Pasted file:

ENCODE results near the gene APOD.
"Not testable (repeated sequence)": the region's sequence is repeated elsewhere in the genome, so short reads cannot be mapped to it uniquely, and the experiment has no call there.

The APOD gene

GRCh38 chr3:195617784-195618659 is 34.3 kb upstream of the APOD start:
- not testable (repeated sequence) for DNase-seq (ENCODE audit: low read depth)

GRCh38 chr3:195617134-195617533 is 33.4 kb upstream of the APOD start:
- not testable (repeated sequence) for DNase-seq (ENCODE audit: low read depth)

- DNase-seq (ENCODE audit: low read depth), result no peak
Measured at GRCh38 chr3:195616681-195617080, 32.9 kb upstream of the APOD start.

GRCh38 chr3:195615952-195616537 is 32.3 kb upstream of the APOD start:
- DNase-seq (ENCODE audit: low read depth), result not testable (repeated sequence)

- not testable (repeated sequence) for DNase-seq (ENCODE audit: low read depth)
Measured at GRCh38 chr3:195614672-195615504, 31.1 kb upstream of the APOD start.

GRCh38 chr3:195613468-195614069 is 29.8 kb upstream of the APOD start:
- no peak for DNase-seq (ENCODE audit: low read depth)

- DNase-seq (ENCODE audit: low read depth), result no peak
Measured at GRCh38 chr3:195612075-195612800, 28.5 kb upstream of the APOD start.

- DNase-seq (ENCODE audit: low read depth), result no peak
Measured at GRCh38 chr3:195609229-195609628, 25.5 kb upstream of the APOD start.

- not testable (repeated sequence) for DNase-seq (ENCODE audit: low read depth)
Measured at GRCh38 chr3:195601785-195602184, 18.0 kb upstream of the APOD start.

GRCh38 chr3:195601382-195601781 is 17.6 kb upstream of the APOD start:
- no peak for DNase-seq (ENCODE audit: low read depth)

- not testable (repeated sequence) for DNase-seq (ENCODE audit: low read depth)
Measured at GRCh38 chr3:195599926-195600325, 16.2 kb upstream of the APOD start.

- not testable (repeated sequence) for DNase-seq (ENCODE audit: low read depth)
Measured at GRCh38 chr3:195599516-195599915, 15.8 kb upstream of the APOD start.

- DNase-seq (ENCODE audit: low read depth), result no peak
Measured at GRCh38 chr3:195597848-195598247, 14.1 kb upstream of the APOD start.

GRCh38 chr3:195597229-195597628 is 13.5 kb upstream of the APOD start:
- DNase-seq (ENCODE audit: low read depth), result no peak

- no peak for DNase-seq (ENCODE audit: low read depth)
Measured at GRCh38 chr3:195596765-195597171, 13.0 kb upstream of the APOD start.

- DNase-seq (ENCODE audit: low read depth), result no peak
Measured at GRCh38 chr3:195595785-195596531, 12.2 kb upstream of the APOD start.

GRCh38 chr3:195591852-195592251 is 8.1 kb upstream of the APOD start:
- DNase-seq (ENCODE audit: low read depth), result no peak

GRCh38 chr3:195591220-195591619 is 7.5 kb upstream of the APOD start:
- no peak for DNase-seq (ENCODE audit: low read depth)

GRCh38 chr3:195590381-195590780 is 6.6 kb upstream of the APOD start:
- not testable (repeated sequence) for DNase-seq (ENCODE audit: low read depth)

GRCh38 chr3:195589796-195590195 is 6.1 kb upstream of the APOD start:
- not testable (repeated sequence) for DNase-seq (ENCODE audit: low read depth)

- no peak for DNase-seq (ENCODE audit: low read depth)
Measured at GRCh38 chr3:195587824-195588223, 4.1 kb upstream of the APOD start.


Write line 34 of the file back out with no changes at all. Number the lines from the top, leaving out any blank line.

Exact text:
- DNase-seq (ENCODE audit: low read depth), result no peak